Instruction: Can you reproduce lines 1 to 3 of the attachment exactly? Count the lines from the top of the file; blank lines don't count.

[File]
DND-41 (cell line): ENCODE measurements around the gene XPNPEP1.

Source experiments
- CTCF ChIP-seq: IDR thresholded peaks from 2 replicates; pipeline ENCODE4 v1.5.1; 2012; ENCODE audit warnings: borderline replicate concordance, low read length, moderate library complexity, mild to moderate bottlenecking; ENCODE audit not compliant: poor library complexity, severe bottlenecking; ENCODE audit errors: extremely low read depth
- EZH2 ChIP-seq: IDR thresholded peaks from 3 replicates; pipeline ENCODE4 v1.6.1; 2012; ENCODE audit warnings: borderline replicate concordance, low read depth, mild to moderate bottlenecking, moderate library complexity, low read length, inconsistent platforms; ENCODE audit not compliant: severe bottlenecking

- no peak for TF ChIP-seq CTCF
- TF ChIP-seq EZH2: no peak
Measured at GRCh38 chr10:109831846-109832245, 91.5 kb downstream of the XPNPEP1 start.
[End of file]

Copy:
DND-41 (cell line): ENCODE measurements around the gene XPNPEP1.

Source experiments
- CTCF ChIP-seq: IDR thresholded peaks from 2 replicates; pipeline ENCODE4 v1.5.1; 2012; ENCODE audit warnings: borderline replicate concordance, low read length, moderate library complexity, mild to moderate bottlenecking; ENCODE audit not compliant: poor library complexity, severe bottlenecking; ENCODE audit errors: extremely low read depth